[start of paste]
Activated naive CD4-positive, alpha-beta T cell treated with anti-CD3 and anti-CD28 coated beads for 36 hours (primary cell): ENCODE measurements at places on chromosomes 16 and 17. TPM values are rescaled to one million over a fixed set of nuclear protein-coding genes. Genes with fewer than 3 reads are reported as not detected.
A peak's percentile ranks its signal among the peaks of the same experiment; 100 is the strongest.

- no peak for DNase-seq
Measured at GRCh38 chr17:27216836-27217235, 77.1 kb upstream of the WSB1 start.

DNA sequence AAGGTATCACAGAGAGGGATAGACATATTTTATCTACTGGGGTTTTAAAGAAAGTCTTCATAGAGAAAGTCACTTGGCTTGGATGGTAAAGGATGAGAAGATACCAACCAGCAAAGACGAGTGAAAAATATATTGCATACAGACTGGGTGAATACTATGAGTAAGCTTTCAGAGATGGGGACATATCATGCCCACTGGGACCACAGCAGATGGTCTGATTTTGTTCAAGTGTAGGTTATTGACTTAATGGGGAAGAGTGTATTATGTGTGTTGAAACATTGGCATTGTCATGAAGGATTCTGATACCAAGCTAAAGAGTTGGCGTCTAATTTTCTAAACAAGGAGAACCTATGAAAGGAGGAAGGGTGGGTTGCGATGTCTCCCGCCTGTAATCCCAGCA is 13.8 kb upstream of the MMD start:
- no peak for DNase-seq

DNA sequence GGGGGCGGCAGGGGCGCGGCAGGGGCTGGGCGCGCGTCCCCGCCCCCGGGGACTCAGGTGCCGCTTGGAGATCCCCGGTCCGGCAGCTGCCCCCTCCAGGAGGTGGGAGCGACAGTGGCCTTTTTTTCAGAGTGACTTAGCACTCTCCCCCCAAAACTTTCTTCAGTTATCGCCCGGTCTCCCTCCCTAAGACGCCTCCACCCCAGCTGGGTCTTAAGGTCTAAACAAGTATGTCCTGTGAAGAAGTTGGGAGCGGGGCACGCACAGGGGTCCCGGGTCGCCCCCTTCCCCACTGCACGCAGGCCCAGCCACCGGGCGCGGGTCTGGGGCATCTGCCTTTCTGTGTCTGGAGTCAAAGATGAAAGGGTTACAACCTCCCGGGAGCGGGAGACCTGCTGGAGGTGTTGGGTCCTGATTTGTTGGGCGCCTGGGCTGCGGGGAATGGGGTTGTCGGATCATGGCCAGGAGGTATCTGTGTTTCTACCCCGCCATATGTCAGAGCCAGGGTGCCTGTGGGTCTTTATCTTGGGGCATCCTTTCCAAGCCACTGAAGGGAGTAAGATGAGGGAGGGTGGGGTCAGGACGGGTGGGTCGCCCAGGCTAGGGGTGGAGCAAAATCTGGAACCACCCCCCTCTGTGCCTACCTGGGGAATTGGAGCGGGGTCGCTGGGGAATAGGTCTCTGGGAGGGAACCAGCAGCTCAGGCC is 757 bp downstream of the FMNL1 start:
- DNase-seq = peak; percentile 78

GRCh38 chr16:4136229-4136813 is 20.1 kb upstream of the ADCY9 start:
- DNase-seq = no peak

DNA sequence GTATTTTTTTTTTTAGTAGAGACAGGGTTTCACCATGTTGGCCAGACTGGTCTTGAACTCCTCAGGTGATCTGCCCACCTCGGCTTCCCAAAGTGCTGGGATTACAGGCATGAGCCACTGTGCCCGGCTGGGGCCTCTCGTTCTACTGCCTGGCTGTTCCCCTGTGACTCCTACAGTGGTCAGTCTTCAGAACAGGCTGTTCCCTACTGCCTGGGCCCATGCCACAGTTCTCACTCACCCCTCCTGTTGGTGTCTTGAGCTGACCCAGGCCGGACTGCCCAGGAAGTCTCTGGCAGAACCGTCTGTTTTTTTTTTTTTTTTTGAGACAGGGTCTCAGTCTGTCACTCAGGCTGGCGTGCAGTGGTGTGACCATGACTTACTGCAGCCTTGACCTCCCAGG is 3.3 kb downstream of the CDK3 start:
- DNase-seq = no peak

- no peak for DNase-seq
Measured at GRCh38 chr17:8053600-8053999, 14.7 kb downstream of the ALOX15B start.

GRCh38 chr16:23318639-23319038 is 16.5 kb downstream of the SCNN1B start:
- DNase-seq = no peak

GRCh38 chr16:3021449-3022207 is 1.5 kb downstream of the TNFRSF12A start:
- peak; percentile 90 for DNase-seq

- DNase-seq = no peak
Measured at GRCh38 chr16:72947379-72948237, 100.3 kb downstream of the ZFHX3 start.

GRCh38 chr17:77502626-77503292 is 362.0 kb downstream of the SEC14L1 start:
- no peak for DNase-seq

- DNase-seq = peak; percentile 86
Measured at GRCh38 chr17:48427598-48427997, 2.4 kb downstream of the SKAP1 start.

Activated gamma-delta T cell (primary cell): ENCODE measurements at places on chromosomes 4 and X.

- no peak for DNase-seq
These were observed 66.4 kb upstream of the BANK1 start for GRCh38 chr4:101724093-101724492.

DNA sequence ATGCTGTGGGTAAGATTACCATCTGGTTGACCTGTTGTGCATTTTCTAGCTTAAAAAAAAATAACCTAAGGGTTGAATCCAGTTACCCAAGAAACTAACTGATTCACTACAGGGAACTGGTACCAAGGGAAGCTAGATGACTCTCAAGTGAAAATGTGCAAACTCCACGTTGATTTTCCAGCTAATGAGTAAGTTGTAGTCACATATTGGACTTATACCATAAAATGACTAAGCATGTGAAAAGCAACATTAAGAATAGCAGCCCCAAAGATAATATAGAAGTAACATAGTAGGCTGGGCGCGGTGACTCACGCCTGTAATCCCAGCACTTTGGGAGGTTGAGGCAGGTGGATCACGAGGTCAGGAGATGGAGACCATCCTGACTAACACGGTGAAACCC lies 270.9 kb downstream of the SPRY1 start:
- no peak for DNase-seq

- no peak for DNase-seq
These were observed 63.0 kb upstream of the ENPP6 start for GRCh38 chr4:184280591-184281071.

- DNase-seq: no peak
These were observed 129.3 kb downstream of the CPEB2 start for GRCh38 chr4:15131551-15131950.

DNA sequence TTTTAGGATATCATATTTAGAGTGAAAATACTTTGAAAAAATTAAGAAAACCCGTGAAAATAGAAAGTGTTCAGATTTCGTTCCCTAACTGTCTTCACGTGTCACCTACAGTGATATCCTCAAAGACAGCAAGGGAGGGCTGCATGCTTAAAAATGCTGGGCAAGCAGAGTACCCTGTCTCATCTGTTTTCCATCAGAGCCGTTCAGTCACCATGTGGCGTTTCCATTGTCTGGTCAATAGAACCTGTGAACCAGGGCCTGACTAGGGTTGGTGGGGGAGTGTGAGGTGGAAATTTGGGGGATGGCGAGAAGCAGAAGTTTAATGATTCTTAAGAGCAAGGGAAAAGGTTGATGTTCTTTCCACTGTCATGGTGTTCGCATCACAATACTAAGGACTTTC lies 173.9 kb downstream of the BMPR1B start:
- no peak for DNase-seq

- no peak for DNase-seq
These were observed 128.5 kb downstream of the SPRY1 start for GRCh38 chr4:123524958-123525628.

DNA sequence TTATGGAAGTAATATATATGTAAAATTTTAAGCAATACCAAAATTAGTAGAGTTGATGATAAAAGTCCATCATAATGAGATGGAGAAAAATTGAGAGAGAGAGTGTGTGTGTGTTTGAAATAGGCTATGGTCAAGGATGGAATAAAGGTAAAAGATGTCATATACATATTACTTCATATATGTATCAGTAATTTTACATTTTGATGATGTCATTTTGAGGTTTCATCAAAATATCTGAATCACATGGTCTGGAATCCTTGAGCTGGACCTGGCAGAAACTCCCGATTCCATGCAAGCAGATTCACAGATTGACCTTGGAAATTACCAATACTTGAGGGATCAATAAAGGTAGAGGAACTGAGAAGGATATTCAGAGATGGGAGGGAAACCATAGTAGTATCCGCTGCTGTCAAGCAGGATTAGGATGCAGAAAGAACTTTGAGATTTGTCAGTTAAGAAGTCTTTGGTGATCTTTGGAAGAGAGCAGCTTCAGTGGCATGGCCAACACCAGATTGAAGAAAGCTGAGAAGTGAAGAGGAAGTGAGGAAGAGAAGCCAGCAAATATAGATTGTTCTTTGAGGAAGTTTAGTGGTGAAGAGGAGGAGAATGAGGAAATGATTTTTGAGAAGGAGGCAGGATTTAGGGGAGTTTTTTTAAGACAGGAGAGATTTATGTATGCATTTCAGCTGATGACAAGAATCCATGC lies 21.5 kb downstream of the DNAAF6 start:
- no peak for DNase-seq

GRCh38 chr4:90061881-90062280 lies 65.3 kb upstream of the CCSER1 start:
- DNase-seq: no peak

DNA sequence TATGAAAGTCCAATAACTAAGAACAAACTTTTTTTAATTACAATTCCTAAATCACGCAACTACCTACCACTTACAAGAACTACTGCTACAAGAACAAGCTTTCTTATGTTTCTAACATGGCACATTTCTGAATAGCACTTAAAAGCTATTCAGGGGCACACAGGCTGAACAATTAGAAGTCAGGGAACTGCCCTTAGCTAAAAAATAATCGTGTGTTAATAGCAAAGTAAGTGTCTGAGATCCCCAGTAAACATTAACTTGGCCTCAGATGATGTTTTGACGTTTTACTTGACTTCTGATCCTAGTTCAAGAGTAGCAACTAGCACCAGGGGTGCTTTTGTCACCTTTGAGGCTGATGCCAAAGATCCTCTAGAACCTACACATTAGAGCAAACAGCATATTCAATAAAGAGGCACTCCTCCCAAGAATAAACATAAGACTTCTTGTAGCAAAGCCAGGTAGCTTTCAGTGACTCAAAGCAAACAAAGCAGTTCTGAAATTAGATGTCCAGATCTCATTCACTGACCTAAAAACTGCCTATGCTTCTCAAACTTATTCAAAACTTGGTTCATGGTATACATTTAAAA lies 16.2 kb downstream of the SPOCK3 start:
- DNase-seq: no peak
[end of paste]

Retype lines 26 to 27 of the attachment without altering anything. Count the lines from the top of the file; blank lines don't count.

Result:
- no peak for DNase-seq
These were observed 66.4 kb upstream of the BANK1 start for GRCh38 chr4:101724093-101724492.